Oil-rich fish – As we’ve covered in these newsletters before, oil-rich fish, such as salmon, sardines, and some types of canned tuna, really is brain food for babies and small children. The omega-3 oils they contribute are essential for growing brains and eyes, plus researchers are investigating a multitude of other potential benefits including a possible reduction in the risks of developing asthma or depression, as well as the well-known reduction in heart disease levels. Of course, fish doesn’t only contain omega-3 fats; it’s also a great source of protein for growing bodies, plus vitamins and minerals including zinc, iodine and vitamin B12.

Many of you will know that there are limits on the amount we should consume of some types of fish, especially for pregnant women and young children. If you’re want to read more about it, this webpage has useful information:

So what should my child eat?

Does this mean we should base all our children’s or our own meals around the foods on these lists? Absolutely not. There are a few things I’m hoping will be clear from the list of foods above.

Eat a rainbow – Many of the foods mentioned in the groups above are brightly coloured fruits and vegetables, and this is where a huge number of the beneficial phytochemicals are found. So if there’s one important message about superfoods or phytochemicals, it’s to eat a rainbow of different coloured fruits and vegetables.

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We don’t know everything yet – Research into all of these ‘superfoods’ and phytochemicals is ongoing, while new ‘superfoods’ are popping up all the time. And most of them are brightly coloured fruits and vegetables. So just because the frozen peas on your dinner plate haven’t made the headlines yet, there’s no reason to believe that they won’t be in the news in the months to come.

Balance is key – Sometimes particular superfoods are promoted so strongly that we might almost believe we don’t need to eat anything else. However, this could never be the case. All foods have a mix of nutrients, such as vitamins, minerals and protein, and none contain all the nutrients our bodies require. This is why we need a ‘balanced’ diet made up from the different food groups: fruit; vegetables and legumes/beans; milk, yoghurt, cheese and/or other alternatives; grain (cereal) foods; and lean meat and poultry, fish, eggs, tofu, nuts and seeds and legumes/beans. We can make ‘super’ choices from those groups, but they are all necessary for good health and children’s growth and development.  

Can I take a supplement instead?

People who have fussy kids or aren’t so keen on their fruit or veg themselves might be wondering if it’s possible just to take a supplement instead. While some phytochemicals and all vitamins and minerals are available in supplement form, research often indicates that they’re not as effective as when eaten in the foods themselves. This may be due to interactions with other phytochemicals or nutrients in the foods. Plus there’s the fact that there are other beneficial nutrients in whole foods (possibly including some that scientists haven’t identified yet). So eating the food itself is best whenever possible.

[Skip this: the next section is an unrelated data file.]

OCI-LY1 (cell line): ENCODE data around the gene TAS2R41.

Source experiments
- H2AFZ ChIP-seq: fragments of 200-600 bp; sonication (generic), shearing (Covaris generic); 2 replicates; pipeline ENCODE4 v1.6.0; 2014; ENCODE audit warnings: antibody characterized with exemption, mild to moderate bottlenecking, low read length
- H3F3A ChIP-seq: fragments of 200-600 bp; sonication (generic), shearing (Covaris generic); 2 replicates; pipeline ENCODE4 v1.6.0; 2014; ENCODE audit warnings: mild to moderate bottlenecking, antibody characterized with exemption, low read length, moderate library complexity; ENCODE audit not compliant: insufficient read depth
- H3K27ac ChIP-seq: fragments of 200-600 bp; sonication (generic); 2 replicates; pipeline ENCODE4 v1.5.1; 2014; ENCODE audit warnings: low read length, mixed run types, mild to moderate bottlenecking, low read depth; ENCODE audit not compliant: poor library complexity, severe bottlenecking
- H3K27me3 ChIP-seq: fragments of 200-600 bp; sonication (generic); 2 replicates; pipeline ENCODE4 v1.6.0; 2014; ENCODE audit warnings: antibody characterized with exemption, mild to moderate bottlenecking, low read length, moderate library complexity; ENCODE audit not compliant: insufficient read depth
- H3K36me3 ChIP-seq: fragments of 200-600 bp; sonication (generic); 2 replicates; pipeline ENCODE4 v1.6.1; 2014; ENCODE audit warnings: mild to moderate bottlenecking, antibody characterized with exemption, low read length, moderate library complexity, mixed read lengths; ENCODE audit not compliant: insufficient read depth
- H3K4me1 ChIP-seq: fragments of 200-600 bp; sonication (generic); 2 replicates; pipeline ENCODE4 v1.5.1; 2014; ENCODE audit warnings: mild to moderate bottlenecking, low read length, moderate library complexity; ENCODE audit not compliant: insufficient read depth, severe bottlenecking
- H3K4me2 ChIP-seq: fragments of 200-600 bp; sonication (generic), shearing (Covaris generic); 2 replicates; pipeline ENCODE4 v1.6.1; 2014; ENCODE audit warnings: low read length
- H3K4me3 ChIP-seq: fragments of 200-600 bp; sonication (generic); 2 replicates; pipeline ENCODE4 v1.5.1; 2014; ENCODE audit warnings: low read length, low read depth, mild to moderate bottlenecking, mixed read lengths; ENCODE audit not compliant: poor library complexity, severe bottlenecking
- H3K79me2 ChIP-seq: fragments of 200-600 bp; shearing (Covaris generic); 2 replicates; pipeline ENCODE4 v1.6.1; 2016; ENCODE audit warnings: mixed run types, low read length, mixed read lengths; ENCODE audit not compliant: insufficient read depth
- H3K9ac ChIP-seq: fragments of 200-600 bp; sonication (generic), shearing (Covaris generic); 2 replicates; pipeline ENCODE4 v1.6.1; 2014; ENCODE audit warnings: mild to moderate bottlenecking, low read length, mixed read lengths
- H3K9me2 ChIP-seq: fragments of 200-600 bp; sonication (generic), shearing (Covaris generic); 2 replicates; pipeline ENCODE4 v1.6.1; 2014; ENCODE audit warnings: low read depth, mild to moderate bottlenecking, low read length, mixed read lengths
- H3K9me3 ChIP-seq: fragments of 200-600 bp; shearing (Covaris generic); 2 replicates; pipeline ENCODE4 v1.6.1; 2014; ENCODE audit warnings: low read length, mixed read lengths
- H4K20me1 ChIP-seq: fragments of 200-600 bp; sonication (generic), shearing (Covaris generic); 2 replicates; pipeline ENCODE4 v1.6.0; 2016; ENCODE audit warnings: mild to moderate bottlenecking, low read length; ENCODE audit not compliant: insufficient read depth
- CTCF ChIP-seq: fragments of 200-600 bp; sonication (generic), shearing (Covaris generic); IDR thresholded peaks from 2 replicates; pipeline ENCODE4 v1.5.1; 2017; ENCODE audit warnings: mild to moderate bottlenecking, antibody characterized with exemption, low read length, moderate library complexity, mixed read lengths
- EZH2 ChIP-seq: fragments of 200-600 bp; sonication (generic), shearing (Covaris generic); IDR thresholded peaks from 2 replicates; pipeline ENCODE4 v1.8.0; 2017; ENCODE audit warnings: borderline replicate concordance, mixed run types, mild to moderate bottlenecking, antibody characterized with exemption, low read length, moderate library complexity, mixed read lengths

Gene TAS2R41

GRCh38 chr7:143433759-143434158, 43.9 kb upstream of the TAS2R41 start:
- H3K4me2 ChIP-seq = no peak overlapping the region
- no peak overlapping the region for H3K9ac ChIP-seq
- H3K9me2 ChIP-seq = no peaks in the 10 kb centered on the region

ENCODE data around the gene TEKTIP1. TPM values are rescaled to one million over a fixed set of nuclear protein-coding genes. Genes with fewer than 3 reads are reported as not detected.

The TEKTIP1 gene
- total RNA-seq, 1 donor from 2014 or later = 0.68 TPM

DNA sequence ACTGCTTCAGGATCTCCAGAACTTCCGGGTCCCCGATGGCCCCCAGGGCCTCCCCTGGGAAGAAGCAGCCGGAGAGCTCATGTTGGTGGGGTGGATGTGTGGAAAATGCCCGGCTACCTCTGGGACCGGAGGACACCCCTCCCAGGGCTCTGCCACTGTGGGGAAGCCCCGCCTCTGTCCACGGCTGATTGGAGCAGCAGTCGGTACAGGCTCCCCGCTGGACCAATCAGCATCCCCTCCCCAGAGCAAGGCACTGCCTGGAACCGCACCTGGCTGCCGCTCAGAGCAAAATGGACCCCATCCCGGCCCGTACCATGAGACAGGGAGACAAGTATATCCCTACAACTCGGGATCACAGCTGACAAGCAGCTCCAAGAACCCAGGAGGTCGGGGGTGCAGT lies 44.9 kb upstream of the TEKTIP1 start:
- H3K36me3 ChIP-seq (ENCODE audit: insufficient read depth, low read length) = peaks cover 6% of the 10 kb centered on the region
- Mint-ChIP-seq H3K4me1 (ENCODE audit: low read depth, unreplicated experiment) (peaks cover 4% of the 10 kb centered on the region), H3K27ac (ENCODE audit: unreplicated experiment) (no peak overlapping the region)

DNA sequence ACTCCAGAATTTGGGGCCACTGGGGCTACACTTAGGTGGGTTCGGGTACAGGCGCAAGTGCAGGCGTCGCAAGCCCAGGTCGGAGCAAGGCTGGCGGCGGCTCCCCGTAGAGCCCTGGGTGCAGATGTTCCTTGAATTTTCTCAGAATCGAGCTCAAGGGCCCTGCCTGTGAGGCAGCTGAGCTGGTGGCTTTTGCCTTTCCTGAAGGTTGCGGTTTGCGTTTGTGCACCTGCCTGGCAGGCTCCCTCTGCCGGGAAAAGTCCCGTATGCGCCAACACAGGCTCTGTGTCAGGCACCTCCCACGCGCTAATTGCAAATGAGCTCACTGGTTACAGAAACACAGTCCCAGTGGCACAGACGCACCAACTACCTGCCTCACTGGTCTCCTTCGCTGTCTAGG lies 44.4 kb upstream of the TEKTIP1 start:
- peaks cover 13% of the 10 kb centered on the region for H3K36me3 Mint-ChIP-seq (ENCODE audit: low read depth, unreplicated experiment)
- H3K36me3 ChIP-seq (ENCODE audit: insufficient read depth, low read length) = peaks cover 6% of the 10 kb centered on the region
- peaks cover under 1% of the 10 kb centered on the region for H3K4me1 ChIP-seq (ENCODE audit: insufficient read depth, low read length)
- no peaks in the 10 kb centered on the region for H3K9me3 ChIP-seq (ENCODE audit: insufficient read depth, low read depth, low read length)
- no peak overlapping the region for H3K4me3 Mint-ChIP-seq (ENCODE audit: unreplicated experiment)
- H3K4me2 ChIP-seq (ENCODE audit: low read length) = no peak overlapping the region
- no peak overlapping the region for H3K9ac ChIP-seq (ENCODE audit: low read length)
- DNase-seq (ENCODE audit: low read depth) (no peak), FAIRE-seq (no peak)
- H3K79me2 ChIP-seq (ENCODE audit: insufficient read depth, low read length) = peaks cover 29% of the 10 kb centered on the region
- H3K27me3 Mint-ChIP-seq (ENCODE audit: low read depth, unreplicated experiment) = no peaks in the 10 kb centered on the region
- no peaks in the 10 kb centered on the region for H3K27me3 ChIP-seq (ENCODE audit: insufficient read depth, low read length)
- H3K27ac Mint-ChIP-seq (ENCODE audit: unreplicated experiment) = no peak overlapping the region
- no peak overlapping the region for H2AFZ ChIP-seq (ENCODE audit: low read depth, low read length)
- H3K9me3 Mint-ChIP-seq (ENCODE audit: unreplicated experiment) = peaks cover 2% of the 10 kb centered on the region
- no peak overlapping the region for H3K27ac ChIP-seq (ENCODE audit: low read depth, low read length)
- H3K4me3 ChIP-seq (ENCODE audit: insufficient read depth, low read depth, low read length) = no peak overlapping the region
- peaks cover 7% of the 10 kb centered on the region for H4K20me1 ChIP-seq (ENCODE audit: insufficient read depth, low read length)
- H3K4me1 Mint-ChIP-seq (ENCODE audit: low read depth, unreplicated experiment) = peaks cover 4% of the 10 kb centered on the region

Superfoods vs super-essential foods

The bottom line is that it’s best to focus on a healthy, balanced and varied eating pattern. Encourage your children to enjoy a rainbow of coloured vegetables and fruits. (I know this can be easier said than done! Check out my blog from 24.3.22 for ideas to help with this.) Including some slow-release fuel foods, such as healthy grain foods and legumes, will give kids energy for days of playing and learning. And oil-rich fish (if you eat fish) and legumes are great choices for some of children’s protein foods. By all means choose ‘superfoods’ for some of these, within the food groups that children are eating anyway. But do remember that balance is everything.

©Fiona Hinton 2022

MEDICAL DISCLAIMER: Please note that this blog is for general information only, and should not be taken as a substitute for qualified medical advice. Please discuss medical issues with your child’s doctor before taking any action.

About Fiona: Fiona Hinton is a dietitian, but describes herself as a nutrition translator, taking the science of nutrition and translating it into foods we love to eat, to nourish both body and soul. She has over 20 years of experience as a dietitian, working in a wide range of areas from hospital wards to running her own private practice. Fiona has a special interest in children’s nutrition. As a mum of three school-age boys, she has first-hand experience of the issues associated with feeding young children, such as weaning and fussiness. Fiona specialises in real-life strategies and practical suggestions to convert nutrition advice into food kids will eat. Fiona has collaborated on several books, including one with best-selling children’s food writer Annabel Karmel, as well as training childcare staff in children’s nutrition.

Signoff Fiona Hinton(1)